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5

I think この usually implies some quality of “me”. You can translate it as “someone like me”. You can insert some adjectives between この and <first person pronoun>. Usually it sounds proud or arrogant, especially in このオレさま. フン、この(偉大なる)ヤング様に勝負を挑むなど、百年早いわ! 天才美少女であるこのアタシが教えてあげるんだから、ありがたく思いなさい! But as Hyperworm pointed out, it can be used in exactly the ...


5

You can use 人: 人は、生きるために食べなければならない。 It makes sense even in English, to a degree - 'a person must eat to live'.


4

Over on Linguistics.SE, there's a question about the difference between deixis and anaphora: What is the difference between “anaphora” and “deixis”? The linguist John Lawler posted a short comment there with a simple explanation. It's short, but in this case I think it tells you just about everything you need to know: Very simple distinction: First ...


3

"The guy standing here in front of you" "This guy here" "The guy you're looking at" "This guy" "Me here" Update Some clarification as noted by the commenters. Yes, オレ and 僕 or course refer to the speaker. So the question is, what is the nuance introduced by the demonstrative adjective この? It is "this me", as opposed to some other "me", such as a "me" ...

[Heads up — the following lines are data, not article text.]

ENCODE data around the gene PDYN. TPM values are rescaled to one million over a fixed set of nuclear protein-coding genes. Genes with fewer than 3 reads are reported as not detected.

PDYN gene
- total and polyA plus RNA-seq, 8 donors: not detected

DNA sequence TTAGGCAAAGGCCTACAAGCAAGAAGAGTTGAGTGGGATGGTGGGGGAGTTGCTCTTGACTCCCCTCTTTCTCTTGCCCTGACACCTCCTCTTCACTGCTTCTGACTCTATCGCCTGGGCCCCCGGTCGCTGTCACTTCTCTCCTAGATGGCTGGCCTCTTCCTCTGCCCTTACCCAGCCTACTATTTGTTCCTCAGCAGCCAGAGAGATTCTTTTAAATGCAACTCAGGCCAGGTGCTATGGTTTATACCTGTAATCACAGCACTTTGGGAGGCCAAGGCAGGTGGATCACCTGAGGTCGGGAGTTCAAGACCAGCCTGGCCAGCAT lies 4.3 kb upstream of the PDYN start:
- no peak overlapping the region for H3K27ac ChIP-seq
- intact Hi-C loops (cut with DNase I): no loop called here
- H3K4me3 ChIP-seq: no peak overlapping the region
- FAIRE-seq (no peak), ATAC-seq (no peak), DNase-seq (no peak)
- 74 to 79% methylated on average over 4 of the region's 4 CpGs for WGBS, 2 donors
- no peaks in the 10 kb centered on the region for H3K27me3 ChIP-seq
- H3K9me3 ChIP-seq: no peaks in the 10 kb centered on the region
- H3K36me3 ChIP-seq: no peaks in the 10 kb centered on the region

3

彼ら is definitely gender neutral and 彼女ら can only have females in the group, right? If you think using he in English when the gender is unknown is politically incorrect, then you would still want to worry about 彼ら a bit, too. You don't have to be too strict, but avoiding gender-neutral 彼ら when possible is a good habit. And I think the singular 彼 ...


2

彼ら is definitely gender neutral and 彼女ら can only have females in the group, right? Japanese plurals are (or at least can be) associative. 彼ら means "he and the ones I/we associate with him", just like 田中たち doesn't necessarily designate a group where everybody is called Tanaka, but means "Tanaka and the ones associated with him/her". So 彼ら would usually ...


2

Neither of those are common-use pronouns, but for different reasons - one isn't common-use, the other isn't a pronoun. I'll explain. 我が輩 is a relatively unusual first-person pronoun. It is used in exactly two contexts: When a male speaker wants to sound stuck-up and self-important - almost always in fiction, and often with noticeably more literary speech ...



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